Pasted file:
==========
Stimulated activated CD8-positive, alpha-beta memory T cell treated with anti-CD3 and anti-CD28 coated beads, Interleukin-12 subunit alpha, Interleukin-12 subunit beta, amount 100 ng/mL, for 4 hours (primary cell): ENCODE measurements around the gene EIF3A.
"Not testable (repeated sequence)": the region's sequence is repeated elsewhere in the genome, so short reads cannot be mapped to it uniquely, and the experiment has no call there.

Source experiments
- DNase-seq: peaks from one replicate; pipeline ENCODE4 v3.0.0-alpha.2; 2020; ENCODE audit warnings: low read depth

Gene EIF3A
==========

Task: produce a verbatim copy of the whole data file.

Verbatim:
Stimulated activated CD8-positive, alpha-beta memory T cell treated with anti-CD3 and anti-CD28 coated beads, Interleukin-12 subunit alpha, Interleukin-12 subunit beta, amount 100 ng/mL, for 4 hours (primary cell): ENCODE measurements around the gene EIF3A.
"Not testable (repeated sequence)": the region's sequence is repeated elsewhere in the genome, so short reads cannot be mapped to it uniquely, and the experiment has no call there.

Source experiments
- DNase-seq: peaks from one replicate; pipeline ENCODE4 v3.0.0-alpha.2; 2020; ENCODE audit warnings: low read depth

Gene EIF3A